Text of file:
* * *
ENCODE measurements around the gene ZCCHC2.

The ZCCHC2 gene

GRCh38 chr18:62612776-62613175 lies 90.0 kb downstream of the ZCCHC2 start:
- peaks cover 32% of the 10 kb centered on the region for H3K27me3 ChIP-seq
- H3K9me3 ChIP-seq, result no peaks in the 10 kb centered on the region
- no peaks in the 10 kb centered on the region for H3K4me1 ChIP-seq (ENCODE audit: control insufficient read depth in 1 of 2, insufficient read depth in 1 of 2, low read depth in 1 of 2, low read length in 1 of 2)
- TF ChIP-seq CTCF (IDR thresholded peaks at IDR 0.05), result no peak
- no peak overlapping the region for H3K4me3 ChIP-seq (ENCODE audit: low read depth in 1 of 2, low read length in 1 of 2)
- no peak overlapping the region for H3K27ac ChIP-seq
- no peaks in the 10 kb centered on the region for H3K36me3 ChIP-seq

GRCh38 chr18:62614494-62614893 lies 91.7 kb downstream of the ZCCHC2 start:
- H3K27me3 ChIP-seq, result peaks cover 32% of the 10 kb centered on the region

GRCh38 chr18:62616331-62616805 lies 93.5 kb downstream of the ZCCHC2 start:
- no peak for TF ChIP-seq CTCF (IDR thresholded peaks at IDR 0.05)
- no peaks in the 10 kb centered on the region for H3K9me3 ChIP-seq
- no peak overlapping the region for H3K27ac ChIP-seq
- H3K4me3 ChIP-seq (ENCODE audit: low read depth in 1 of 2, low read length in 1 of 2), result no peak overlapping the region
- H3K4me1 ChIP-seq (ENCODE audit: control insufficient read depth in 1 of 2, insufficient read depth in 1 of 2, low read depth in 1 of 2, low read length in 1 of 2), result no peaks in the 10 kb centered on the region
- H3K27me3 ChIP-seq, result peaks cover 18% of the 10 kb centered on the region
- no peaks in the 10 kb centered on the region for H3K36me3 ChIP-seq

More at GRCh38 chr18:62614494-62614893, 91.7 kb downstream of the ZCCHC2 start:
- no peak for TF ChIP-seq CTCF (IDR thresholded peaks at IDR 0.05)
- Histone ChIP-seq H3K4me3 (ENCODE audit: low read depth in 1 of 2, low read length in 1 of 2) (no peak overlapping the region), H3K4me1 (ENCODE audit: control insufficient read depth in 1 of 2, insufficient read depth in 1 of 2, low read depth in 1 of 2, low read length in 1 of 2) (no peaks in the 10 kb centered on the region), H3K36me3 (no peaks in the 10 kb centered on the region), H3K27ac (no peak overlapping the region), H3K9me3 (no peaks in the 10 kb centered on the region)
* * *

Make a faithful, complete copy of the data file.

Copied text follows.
ENCODE measurements around the gene ZCCHC2.

The ZCCHC2 gene

GRCh38 chr18:62612776-62613175 lies 90.0 kb downstream of the ZCCHC2 start:
- peaks cover 32% of the 10 kb centered on the region for H3K27me3 ChIP-seq
- H3K9me3 ChIP-seq, result no peaks in the 10 kb centered on the region
- no peaks in the 10 kb centered on the region for H3K4me1 ChIP-seq (ENCODE audit: control insufficient read depth in 1 of 2, insufficient read depth in 1 of 2, low read depth in 1 of 2, low read length in 1 of 2)
- TF ChIP-seq CTCF (IDR thresholded peaks at IDR 0.05), result no peak
- no peak overlapping the region for H3K4me3 ChIP-seq (ENCODE audit: low read depth in 1 of 2, low read length in 1 of 2)
- no peak overlapping the region for H3K27ac ChIP-seq
- no peaks in the 10 kb centered on the region for H3K36me3 ChIP-seq

GRCh38 chr18:62614494-62614893 lies 91.7 kb downstream of the ZCCHC2 start:
- H3K27me3 ChIP-seq, result peaks cover 32% of the 10 kb centered on the region

GRCh38 chr18:62616331-62616805 lies 93.5 kb downstream of the ZCCHC2 start:
- no peak for TF ChIP-seq CTCF (IDR thresholded peaks at IDR 0.05)
- no peaks in the 10 kb centered on the region for H3K9me3 ChIP-seq
- no peak overlapping the region for H3K27ac ChIP-seq
- H3K4me3 ChIP-seq (ENCODE audit: low read depth in 1 of 2, low read length in 1 of 2), result no peak overlapping the region
- H3K4me1 ChIP-seq (ENCODE audit: control insufficient read depth in 1 of 2, insufficient read depth in 1 of 2, low read depth in 1 of 2, low read length in 1 of 2), result no peaks in the 10 kb centered on the region
- H3K27me3 ChIP-seq, result peaks cover 18% of the 10 kb centered on the region
- no peaks in the 10 kb centered on the region for H3K36me3 ChIP-seq

More at GRCh38 chr18:62614494-62614893, 91.7 kb downstream of the ZCCHC2 start:
- no peak for TF ChIP-seq CTCF (IDR thresholded peaks at IDR 0.05)
- Histone ChIP-seq H3K4me3 (ENCODE audit: low read depth in 1 of 2, low read length in 1 of 2) (no peak overlapping the region), H3K4me1 (ENCODE audit: control insufficient read depth in 1 of 2, insufficient read depth in 1 of 2, low read depth in 1 of 2, low read length in 1 of 2) (no peaks in the 10 kb centered on the region), H3K36me3 (no peaks in the 10 kb centered on the region), H3K27ac (no peak overlapping the region), H3K9me3 (no peaks in the 10 kb centered on the region)